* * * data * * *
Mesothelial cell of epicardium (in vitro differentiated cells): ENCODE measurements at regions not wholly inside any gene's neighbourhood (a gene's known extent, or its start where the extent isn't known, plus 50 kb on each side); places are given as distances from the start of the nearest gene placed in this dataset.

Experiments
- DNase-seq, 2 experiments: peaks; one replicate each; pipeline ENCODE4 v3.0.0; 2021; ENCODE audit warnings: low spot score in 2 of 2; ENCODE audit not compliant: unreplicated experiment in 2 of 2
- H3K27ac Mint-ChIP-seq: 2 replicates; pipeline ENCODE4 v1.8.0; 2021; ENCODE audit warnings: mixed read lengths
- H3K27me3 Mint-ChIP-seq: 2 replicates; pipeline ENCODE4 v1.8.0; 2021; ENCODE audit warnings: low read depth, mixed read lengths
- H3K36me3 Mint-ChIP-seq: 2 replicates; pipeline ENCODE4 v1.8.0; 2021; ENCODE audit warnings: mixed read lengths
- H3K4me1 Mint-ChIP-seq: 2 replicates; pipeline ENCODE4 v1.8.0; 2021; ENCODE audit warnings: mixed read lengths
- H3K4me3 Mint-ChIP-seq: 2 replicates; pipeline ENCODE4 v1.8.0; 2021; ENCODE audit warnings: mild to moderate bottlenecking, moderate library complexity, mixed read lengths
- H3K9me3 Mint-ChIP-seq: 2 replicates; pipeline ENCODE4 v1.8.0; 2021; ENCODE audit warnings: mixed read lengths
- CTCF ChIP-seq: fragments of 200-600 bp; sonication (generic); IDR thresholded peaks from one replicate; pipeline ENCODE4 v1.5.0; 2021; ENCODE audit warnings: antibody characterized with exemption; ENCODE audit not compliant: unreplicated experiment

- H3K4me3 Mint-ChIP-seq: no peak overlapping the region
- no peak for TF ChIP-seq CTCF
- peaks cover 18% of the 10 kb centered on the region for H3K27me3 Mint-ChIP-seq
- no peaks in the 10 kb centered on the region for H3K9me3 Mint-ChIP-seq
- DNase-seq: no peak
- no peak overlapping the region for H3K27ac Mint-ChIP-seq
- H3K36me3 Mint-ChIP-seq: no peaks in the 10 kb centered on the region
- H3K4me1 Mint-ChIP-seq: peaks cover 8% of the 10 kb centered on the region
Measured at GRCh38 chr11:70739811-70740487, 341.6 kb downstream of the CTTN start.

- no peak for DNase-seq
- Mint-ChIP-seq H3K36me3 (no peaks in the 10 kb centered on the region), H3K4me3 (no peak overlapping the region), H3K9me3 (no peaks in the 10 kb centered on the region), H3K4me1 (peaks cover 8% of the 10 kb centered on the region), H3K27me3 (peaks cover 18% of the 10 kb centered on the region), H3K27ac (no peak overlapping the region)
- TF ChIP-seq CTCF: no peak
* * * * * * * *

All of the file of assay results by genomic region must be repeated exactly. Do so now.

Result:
Mesothelial cell of epicardium (in vitro differentiated cells): ENCODE measurements at regions not wholly inside any gene's neighbourhood (a gene's known extent, or its start where the extent isn't known, plus 50 kb on each side); places are given as distances from the start of the nearest gene placed in this dataset.

Experiments
- DNase-seq, 2 experiments: peaks; one replicate each; pipeline ENCODE4 v3.0.0; 2021; ENCODE audit warnings: low spot score in 2 of 2; ENCODE audit not compliant: unreplicated experiment in 2 of 2
- H3K27ac Mint-ChIP-seq: 2 replicates; pipeline ENCODE4 v1.8.0; 2021; ENCODE audit warnings: mixed read lengths
- H3K27me3 Mint-ChIP-seq: 2 replicates; pipeline ENCODE4 v1.8.0; 2021; ENCODE audit warnings: low read depth, mixed read lengths
- H3K36me3 Mint-ChIP-seq: 2 replicates; pipeline ENCODE4 v1.8.0; 2021; ENCODE audit warnings: mixed read lengths
- H3K4me1 Mint-ChIP-seq: 2 replicates; pipeline ENCODE4 v1.8.0; 2021; ENCODE audit warnings: mixed read lengths
- H3K4me3 Mint-ChIP-seq: 2 replicates; pipeline ENCODE4 v1.8.0; 2021; ENCODE audit warnings: mild to moderate bottlenecking, moderate library complexity, mixed read lengths
- H3K9me3 Mint-ChIP-seq: 2 replicates; pipeline ENCODE4 v1.8.0; 2021; ENCODE audit warnings: mixed read lengths
- CTCF ChIP-seq: fragments of 200-600 bp; sonication (generic); IDR thresholded peaks from one replicate; pipeline ENCODE4 v1.5.0; 2021; ENCODE audit warnings: antibody characterized with exemption; ENCODE audit not compliant: unreplicated experiment

- H3K4me3 Mint-ChIP-seq: no peak overlapping the region
- no peak for TF ChIP-seq CTCF
- peaks cover 18% of the 10 kb centered on the region for H3K27me3 Mint-ChIP-seq
- no peaks in the 10 kb centered on the region for H3K9me3 Mint-ChIP-seq
- DNase-seq: no peak
- no peak overlapping the region for H3K27ac Mint-ChIP-seq
- H3K36me3 Mint-ChIP-seq: no peaks in the 10 kb centered on the region
- H3K4me1 Mint-ChIP-seq: peaks cover 8% of the 10 kb centered on the region
Measured at GRCh38 chr11:70739811-70740487, 341.6 kb downstream of the CTTN start.

- no peak for DNase-seq
- Mint-ChIP-seq H3K36me3 (no peaks in the 10 kb centered on the region), H3K4me3 (no peak overlapping the region), H3K9me3 (no peaks in the 10 kb centered on the region), H3K4me1 (peaks cover 8% of the 10 kb centered on the region), H3K27me3 (peaks cover 18% of the 10 kb centered on the region), H3K27ac (no peak overlapping the region)
- TF ChIP-seq CTCF: no peak